"Freezing tuition is the right thing to do, but will put additional stress on our budgets," Meehan said.
UMass anticipates its student population will receive almost $1 billion in financial aid from a combination of federal, state, private and university sources in fiscal year 2021.
The board approved both the fiscal 2021 budget and the tuition freeze unanimously, with trustees Stephen Karam and Julie Ramos Gagliardi abstaining from the student fees question.
UMass labor representatives flagged concerns with the plans during Monday's call, urging campus leaders to embrace more defined plans for providing personal protective equipment and cleaning and to seek alternate ways to balance the budget rather than imposing cuts.
Anneta Argyres, who directs UMass Boston's Labor Extension Program and is the president of the Professional Staff Union for the Boston and Amherst campuses, told the board her 2,000-member union is "very concerned" about the positions that will be lost, arguing that online learning requires more teaching and support staff than in-person instruction.
"This is not the time to eliminate jobs in public higher education, but jobs are being eliminated across our campuses," Argyres said. "The reason we're being given is you are requiring balanced budgets without the use of reserves. Why? What are you trying to protect? Our system has reserves that should be used to stabilize our campuses during crises, and we all know we're in the midst of two crises right now: COVID and the economic collapse."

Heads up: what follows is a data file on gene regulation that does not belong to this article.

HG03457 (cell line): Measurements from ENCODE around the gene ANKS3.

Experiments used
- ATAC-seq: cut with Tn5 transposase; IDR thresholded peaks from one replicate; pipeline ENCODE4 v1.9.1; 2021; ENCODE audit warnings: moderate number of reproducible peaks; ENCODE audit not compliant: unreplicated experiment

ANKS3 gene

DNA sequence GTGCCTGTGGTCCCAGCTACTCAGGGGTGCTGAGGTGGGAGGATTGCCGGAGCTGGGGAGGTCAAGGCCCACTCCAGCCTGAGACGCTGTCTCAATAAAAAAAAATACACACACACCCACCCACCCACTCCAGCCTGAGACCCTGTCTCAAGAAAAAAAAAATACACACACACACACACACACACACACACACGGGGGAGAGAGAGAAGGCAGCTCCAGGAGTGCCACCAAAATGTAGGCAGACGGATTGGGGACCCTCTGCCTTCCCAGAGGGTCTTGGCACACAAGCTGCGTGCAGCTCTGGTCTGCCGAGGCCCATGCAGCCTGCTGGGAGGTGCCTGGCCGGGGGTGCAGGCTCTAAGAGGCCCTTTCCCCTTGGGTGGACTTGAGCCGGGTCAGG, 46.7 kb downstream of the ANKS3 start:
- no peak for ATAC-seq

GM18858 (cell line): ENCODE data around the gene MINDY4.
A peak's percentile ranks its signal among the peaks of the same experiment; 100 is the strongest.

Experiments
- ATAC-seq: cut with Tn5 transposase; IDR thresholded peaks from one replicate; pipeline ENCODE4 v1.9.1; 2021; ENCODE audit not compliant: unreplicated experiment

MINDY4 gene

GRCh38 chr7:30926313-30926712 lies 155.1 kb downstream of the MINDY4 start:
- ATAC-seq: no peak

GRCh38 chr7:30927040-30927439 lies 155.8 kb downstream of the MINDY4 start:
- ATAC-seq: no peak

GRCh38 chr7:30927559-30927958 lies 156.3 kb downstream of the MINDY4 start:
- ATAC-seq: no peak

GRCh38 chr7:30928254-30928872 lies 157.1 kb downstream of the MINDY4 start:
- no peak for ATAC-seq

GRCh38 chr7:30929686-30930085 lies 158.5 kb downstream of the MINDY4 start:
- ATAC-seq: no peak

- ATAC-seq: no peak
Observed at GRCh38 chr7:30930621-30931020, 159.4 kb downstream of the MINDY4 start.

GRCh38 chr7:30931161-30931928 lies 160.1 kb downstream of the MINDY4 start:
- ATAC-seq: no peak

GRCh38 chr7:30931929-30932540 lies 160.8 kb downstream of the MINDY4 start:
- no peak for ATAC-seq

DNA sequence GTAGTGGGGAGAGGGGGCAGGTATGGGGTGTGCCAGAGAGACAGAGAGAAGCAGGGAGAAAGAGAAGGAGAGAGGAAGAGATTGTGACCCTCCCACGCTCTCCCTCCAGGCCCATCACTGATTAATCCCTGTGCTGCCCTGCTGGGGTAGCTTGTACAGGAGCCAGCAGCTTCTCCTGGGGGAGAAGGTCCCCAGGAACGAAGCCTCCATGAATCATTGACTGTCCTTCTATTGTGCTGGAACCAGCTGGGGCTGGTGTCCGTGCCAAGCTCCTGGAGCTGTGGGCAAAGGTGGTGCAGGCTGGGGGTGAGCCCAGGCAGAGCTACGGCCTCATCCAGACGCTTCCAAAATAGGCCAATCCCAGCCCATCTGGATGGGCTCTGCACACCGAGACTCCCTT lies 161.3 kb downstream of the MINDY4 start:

"This is the time to use those funds to ensure that our institutions weather that storm," Argyres continued.
Asked about potential use of reserves as Argyres suggested, a Meehan spokesperson replied, "We believe this will be a multi-year challenge we're facing, and we want to be as flexible as possible." The spokesperson did not indicate how much the system has in reserves.
Budget-writers anticipate $15 million in additional revenue, including $9 million from the federal CARES Act, but did not include in their plan any additional federal relief that may arrive after congressional talks.
Meehan, a former congressman, said he is working with other university presidents and with members of Congress to push for additional action. He said the so-called HEROES Act, a $3 trillion package the U.S. House approved in May, could bring $119 million in for the UMass system.
Rather than a system-wide approach, officials at each of the undergraduate campuses in Amherst, Boston, Dartmouth and Lowell are planning their own models for the fall with varying degrees of in-person instruction.
At Amherst, all students who return to campus will be asked to sign an agreement on "responsible behavior" to maintain public health, such as wearing face coverings in public spaces and keeping shared areas clean.
"They're all required to sign an agreement and we'll have a huge amount of educational and reinforcement opportunities," Chancellor Kumble Subbaswamy said at Monday's meeting.